In support of his argument, petitioner relies on affidavits from two district residents who voted at the Sherrill site. Both residents state that they received a sticker reading “Your Vote Counts: Love Your Library” along with their ballots at the Sherrill polling site on June 1, 2022. They maintain that receipt of this sticker could only be interpreted to mean that they should vote “yes” on Proposition 1. Petitioner submits a copy of the sticker as evidence. The sticker contains two separate graphics, one which states “Your Vote Counts” and a second that states “Love Your Library.” The library asserts that these stickers “were intended for distribution after voting” and were generated in connection with the library’s annual “Spring for Books” event, which also occurred on June 1, 2022. Despite these intentions, the district admits that “voters were given [the] sticker ... by a poll worker at the same time ... they were given their ballot.”
Even assuming that the stickers constituted partisan statements or electioneering, petitioner has submitted no evidence that the stickers affected the votes of the affiants—or anyone else. Thus, petitioner has failed to prove that the distribution of these stickers affected the outcome of the budget vote (Appeal of Casey-Tomasi, 57 Ed Dept Rep, Decision No. 17,301; Appeal of Crawford, et al., 47 id. 413, Decision No. 15,739; Appeal of Holliday, 42 id. 242, Decision No. 14,840).
Petitioner further argues that the results of the budget vote should be annulled based on the district’s failure to provide privacy curtains at the Sherrill polling place, which he asserts is required by Election Law § 8-312 ). “Except in limited circumstances not applicable here, the Election Law does not govern the conduct of school district elections” (Appeal of the Bd. of Educ. of the Hilton Cent. Sch. Dist., 56 Ed Dept Rep, Decision No. 17,091 [citing, among other authorities, Election Law § 1-102). The applicable statute here, as the library contends, is Education Law § 2030 (2). That statute requires that school districts “provide a voting booth, or booths for voters ... to enter ... for the purpose of marking their ballots.” While the two affiants assert that “there was no privacy booth for [them] to vote in,” this does not compel any relief for the reasons described in Matter of Orzechowski (2 Ed Dept Rep 385, Decision No. 7,156). There, as here, the Commissioner declined to overturn an election absent “some indication that the failure to provide [voting] booths ... affected the results” of the vote (id.). This appeal is analogous in all relevant aspects to Matter of Orzechowski and I hereby adopt its reasoning.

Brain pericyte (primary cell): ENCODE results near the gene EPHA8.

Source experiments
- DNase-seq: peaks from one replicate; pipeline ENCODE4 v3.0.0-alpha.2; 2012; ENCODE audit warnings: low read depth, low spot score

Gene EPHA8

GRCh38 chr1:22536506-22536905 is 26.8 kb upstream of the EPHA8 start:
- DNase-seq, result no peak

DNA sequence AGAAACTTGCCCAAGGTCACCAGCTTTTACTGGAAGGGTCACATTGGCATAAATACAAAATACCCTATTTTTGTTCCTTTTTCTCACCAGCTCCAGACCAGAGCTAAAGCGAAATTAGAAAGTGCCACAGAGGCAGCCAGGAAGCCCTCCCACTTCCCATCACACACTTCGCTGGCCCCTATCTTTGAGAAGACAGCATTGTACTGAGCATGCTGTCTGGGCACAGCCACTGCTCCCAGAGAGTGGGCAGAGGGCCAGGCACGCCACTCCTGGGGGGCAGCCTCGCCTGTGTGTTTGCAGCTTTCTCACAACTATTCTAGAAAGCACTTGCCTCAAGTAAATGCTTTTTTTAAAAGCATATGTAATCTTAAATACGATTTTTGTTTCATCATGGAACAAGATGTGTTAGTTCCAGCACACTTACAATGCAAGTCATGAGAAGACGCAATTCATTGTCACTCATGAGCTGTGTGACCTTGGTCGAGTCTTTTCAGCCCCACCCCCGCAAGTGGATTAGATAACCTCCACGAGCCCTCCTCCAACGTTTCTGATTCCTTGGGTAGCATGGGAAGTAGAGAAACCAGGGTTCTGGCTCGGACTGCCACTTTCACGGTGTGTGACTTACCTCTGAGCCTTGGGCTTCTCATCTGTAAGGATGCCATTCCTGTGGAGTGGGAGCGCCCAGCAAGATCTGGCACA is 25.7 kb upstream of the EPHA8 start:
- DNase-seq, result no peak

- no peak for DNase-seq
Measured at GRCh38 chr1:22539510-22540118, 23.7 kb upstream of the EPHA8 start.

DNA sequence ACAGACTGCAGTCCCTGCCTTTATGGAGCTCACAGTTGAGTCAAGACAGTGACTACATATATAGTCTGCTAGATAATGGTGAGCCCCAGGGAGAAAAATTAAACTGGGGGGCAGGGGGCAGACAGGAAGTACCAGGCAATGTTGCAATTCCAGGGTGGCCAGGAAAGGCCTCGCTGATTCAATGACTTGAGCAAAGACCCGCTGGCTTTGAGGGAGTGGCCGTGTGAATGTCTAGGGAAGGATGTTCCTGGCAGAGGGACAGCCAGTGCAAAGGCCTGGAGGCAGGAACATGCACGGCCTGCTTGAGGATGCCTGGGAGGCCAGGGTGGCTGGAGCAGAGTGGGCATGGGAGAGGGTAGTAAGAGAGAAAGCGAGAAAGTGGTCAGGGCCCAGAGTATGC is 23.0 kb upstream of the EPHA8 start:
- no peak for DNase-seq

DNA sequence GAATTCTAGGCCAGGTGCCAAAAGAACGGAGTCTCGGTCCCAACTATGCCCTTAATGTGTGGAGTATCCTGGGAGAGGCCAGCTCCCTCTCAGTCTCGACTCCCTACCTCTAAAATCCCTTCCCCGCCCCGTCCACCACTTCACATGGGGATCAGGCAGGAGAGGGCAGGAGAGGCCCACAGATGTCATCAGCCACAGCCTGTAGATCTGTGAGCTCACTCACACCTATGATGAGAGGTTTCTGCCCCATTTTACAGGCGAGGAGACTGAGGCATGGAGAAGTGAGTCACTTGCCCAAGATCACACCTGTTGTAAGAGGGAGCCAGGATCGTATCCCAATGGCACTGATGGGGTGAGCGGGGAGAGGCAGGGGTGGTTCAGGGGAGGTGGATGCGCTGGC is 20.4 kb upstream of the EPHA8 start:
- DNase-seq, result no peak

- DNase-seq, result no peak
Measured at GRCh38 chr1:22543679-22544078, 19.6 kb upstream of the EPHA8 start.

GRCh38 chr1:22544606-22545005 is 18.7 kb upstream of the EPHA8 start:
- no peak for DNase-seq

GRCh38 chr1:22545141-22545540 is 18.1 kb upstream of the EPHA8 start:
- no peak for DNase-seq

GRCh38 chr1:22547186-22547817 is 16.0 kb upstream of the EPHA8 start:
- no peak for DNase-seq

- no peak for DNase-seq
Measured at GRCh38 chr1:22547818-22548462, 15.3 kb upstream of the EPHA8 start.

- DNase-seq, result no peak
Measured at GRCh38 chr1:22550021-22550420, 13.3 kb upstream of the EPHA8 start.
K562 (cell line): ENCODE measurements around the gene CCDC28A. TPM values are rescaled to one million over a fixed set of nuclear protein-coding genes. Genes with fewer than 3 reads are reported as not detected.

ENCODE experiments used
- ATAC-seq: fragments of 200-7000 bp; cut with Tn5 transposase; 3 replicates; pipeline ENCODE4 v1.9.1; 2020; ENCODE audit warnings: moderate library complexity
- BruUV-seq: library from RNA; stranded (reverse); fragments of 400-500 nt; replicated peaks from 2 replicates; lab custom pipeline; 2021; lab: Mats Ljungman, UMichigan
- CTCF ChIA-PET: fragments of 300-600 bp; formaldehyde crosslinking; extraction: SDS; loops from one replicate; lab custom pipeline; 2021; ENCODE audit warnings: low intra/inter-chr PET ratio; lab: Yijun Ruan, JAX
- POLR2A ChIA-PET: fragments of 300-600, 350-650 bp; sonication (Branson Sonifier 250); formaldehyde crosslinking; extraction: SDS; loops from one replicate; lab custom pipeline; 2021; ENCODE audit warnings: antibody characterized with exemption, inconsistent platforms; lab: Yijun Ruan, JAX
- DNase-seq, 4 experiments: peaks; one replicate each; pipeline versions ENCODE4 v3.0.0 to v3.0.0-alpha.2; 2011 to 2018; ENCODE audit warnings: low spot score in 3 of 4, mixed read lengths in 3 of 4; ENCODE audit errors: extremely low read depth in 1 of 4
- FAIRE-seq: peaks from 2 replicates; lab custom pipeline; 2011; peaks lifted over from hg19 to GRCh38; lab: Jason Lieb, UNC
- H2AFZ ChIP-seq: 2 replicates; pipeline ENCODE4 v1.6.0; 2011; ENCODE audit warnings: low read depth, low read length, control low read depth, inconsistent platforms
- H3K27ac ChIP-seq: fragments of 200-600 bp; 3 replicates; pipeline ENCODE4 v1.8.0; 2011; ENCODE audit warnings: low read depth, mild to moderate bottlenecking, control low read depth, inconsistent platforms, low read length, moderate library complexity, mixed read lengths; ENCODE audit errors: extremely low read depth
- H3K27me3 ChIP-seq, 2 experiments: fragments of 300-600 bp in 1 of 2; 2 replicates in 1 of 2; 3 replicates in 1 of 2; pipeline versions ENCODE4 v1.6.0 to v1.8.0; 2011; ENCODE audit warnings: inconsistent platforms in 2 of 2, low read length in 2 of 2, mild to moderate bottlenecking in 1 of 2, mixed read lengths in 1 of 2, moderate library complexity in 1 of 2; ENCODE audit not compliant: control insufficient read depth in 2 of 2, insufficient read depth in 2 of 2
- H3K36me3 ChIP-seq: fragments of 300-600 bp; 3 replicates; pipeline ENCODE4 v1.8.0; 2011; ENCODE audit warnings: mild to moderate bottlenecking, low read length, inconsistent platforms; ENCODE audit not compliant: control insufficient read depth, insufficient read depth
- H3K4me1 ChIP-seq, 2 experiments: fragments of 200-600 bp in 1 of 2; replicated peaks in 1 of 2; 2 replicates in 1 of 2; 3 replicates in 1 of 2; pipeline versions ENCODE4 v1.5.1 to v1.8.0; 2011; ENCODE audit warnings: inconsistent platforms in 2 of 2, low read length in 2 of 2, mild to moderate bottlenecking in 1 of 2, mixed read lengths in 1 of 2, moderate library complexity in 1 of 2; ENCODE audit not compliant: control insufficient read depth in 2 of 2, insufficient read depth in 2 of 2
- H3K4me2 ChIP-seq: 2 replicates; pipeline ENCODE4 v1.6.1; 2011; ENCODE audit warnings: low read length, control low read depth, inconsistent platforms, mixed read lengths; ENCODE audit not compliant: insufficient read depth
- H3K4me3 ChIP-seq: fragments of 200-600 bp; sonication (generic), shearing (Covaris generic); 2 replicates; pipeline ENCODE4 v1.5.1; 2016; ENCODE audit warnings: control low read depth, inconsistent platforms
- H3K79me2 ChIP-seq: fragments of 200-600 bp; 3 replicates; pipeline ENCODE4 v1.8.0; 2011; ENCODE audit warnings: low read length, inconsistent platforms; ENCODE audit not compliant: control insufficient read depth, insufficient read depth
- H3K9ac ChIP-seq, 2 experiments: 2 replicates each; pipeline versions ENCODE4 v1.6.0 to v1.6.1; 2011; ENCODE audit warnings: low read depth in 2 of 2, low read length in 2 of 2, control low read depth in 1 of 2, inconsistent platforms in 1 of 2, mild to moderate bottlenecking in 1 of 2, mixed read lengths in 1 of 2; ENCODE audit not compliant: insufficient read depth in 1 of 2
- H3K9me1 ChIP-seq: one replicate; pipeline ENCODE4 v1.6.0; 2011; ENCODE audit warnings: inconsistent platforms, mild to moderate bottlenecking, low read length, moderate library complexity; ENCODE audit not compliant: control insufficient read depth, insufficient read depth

To the extent they are not addressed herein, I find petitioner’s remaining arguments to be without merit.
THE APPEAL IS DISMISSED.
END OF FILE
 Proposition 1 specifically stated the following: “[s]hall the sum of $186,700 be raised by annual levy of a tax upon the taxable real property within the Vernon Verona Sherrill School District for the purposes of funding the Sherrill-Kenwood Free Library?”
 The district admits petitioner’s allegation that the “Love Your Library” sticker was “an obvious prompt for the voter to cast his or her vote in favor of the proposition” and that there were no privacy curtains provided to voters. These admissions notwithstanding, petitioner is not entitled to any relief for the reasons outlined below.